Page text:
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Dome - April 2011

April 2011

Dome nameplate blue

Image of Steve Thompson
WIDENING THE FOCUS
As traditional revenue sources shrink and Hopkins Medicine looks further afield to make up the difference, it can rely on the right-hand man.

Articles in this Issue

COVER STORY

  • Steve Thompson returns to Johns Hopkins Medicine International, bringing a renewed emphasis to patient services and other programs that will bring in more revenue to offset shrinking traditional income sources.  

CENTER SPREAD

Promise of Medicine

  • One of the pillars of the Promise of Medicine is hope—that Johns Hopkins Medicine’s extraordinary care offers trust and optimism to patients who have limited options.

Education

  • In the annual tradition of Match Day, Hopkins medical students open the envelope and learn where they will begin their careers as doctors.  
  • A cadre of medical students treks to Bolivia to learn about a different system of health care and receive valuable lessons that expand their own perspectives on practicing medicine.
  • Johns Hopkins Burn Center, through a novel program called the Center for Sustainment of Trauma and Readiness Skills (C-STARS), trains Air Force health care providers including physicians, nurses, and critical care and medical techs for their deployment overseas.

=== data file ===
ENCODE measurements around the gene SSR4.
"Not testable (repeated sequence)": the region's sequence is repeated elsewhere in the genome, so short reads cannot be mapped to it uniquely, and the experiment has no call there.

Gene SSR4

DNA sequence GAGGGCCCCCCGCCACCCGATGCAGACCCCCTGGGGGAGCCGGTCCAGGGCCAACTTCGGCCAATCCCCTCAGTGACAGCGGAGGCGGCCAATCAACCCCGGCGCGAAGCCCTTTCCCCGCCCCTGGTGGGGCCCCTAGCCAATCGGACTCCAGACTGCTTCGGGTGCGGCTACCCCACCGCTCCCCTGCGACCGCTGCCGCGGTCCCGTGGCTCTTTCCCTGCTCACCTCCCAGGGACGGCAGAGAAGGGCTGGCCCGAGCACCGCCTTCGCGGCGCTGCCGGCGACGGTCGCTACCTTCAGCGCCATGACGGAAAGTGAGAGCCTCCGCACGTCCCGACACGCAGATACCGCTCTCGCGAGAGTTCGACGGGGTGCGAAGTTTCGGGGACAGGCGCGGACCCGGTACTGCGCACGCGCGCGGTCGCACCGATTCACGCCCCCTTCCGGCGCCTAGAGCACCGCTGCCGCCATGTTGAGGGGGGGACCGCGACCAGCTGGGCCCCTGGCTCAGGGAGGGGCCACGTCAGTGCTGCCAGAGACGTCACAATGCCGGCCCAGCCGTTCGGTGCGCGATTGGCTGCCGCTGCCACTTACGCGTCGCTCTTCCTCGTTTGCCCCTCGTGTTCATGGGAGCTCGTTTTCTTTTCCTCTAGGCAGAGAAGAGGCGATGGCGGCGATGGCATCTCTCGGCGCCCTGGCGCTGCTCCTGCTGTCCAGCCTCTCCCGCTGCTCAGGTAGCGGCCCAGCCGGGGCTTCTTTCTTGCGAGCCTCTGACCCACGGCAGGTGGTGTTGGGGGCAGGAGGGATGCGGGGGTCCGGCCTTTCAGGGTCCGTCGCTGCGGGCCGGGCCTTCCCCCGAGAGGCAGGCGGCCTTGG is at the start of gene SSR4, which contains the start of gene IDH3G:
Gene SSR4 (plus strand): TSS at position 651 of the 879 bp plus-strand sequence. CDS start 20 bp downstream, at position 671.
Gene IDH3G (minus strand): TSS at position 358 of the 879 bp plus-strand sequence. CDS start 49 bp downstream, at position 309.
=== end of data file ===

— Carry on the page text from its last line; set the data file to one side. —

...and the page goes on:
On the Horizon

  • With the April 2012 opening of The Johns Hopkins Hospital just one year away, employees are invited to a 12-month countdown that kicks off with an informational event on Thursday, April 28, from 7 a.m. to 7 p.m. in Hopkins Hospital’s Broadway corridor
  • A new program grooms the next generation of leaders at Johns Hopkins Bayview  Medical Center.

Around Johns Hopkins Medicine

  • The Caroline Garage is serving as the designated patient/visitor garage for The Johns Hopkins Hospital until the elevator overhaul project in the McElderry Garage is completed.  
  • PING is a new Web-based text messaging service that allows you to send messages to mobile devices.
  • An oncology patient’s homemade laminated list of medications became the prototype for Suburban Hospital’s “My Health Record,” a wallet-size medical information card that includes medical history, contact information and a medication record.
  • Johns Hopkins ranks in U.S. News & World Report's best metropolitan area hospitals.  

Who/What

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